After nearly a decade of policy inertia in Australia, the South Australia State Government this week launched a Royal Commission to investigate expansions for South Australia’s nuclear industry. Any opening up of the sector could be a major boon for the South Australian economy and foreign investors.
South Australia, which holds significant uranium resources, wants to explore a major expansion of the nuclear industry, including mining, enrichment, energy and storage phases of the nuclear fuel cycle.
It is the first major review of nuclear issues since the Howard Government commissioned the Switkowski report in 2006.
What will the Royal Commission* do?
The Royal Commission will conduct a broad public inquiry into the risks and opportunities associated with the nuclear sector. The Royal Commission is likely to call upon a variety of experts to give evidence. But as the Commission’s deliberations are intended to be wide-ranging, it’s also likely that community and stakeholder groups will be involved, as well as industry.
A key challenge we see is navigating the myriad of political, legal, economic, social and environmental issues in a comprehensive way – all those need to be balanced if findings are to be influential in reshaping the debate.
The former Governor of South Australia, Kevin Scarce, has been appointed to lead the Royal Commission and the terms of reference are being drafted with public consultation taking place up to 13 March 2015. Given the subject matter, we’d expect those terms to be high-level and allow for broad consideration of the issues. There is currently no public end-date for the findings, although this may become clear once the terms of reference are set.
Anyone can make a submission to a Royal Commission - so those interested in this development should be positioning themselves to do so. The Royal Commission may also invite submissions with respect to specific issues, in which case it’s usual for issues papers to be released – watch out for those once the commission is up and running.
The willingness of public identities from across the political and commercial spectrums to entertain steps towards a nuclear industry in Australia is a wake-up call for those that say it can’t happen here. Driven by clean energy, geological stability and resource advantage arguments, momentum is likely to continue. But the public debate will remain an emotive one.
Defining South Australia’s future role in the nuclear industry
The inquiry comes at an interesting time. Globally, a question mark hangs over traditional nuclear countries post-Fukushima, although new reactors are currently in construction in over 15 countries world-wide. Uranium prices also remain sluggish due to oversupply on both the primary and secondary markets and this has hit Australian uranium proponents particularly hard. Things may also get harder for these players with the possible reinstatement of a ban on uranium mining in Queensland following the recent state elections.
Whilst South Australia hosts two out of Australia’s three operating uranium mines, and has huge potential for further expansion, it hasn’t been able to capitalise on the potential offered by other parts of the nuclear fuel cycle due to historically anti-nuclear policies at a Federal level.
However, it’s these later stages of the nuclear fuel cycle that potentially present such an enticing opportunity for South Australia.
Services provided by converters, enrichers and fabricators add significant value in the fuel cycle and would build upon South Australia’s uranium resources. With those services being provided in Australia, the fuel cycle could see product delivery straight from Australian shores to power plants across Asia and the globe.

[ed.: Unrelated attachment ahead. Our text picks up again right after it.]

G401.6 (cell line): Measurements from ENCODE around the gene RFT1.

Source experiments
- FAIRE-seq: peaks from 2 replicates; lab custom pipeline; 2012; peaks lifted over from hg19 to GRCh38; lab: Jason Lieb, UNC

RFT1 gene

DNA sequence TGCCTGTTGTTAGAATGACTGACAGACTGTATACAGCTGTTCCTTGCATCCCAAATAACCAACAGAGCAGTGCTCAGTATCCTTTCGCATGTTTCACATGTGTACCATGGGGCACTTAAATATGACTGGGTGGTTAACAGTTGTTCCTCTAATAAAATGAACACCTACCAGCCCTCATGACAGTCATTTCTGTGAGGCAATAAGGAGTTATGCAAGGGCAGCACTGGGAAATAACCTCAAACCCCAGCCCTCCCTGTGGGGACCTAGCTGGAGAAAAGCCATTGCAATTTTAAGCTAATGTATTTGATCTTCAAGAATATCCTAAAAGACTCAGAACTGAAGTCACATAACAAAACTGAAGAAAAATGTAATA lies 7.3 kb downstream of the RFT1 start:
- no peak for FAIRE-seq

The generation of nuclear energy is the most obvious, although potentially most challenging, opportunity. Expanding the energy mix to include nuclear power would provide South Australia with a greater ability to efficiently manage peak demand - a particular problem for South Australia given its variable climate and substantial reliance on wind energy. Generation of nuclear energy also opens up opportunities to sell electricity into the National Electricity Market for use in the eastern states.
South Australia’s stable geology and ready access to international customers via Port Adelaide means that there is also the potential for nuclear waste storage services.
What needs to be done to allow South Australia to capitalise on these opportunities?
The Royal Commission is a good start. But there’s a way to go before South Australia could capitalise on the opportunities. For a start, both Federal and South Australian laws would need to be amended to allow for expansion into other sectors of the nuclear fuel cycle and international treaties would be required for an expansion into fuel cycle processing dependent on sensitive technology. These regulatory actions would need bipartisan support and significant community buy-in.
There’s also the issue of Australian access to proven technologies. Any licence of sophisticated nuclear technology is extremely expensive and there is a general lack of experience in the Australian market with its use for commercial purposes. This opens up opportunities for foreign investors and highlights the need for careful consideration of funding and project structures.
* What is a Royal Commission?
A Royal Commission is an independent board of inquiry appointed by a Federal or State government. They have broad investigative powers to examine issues falling within their terms of reference, including the power to compel the production of evidence. They are generally used by governments to investigate specific events and allegations or to obtain independent advice on matters of significance. Findings of Royal Commissions are published in reports containing recommendations - these are not binding on government, but are influential in shaping policy.